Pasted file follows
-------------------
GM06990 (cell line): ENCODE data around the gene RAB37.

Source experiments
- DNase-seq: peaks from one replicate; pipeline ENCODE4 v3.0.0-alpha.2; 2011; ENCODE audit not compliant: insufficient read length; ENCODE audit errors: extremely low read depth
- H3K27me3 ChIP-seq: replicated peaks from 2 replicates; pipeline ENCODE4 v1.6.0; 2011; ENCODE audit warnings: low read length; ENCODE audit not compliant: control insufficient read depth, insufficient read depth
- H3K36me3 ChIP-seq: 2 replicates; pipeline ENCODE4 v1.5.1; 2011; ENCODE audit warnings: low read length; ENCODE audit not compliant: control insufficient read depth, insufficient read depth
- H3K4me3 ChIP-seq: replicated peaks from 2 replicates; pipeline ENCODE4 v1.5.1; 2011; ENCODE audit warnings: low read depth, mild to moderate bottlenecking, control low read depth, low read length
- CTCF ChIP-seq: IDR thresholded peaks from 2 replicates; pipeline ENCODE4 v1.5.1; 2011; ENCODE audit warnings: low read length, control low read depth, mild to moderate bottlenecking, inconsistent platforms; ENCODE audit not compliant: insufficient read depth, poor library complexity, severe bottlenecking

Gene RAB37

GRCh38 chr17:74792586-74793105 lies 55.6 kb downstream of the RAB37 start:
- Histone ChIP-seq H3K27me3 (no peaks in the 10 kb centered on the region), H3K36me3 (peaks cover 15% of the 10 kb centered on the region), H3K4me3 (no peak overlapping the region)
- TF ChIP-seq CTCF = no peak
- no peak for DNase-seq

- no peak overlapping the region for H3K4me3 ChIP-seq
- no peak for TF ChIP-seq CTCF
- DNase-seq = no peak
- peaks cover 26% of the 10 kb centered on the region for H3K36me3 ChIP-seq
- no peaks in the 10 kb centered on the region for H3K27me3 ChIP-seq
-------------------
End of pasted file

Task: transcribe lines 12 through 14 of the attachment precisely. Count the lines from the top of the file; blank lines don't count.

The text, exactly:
- no peak for DNase-seq

- no peak overlapping the region for H3K4me3 ChIP-seq
- no peak for TF ChIP-seq CTCF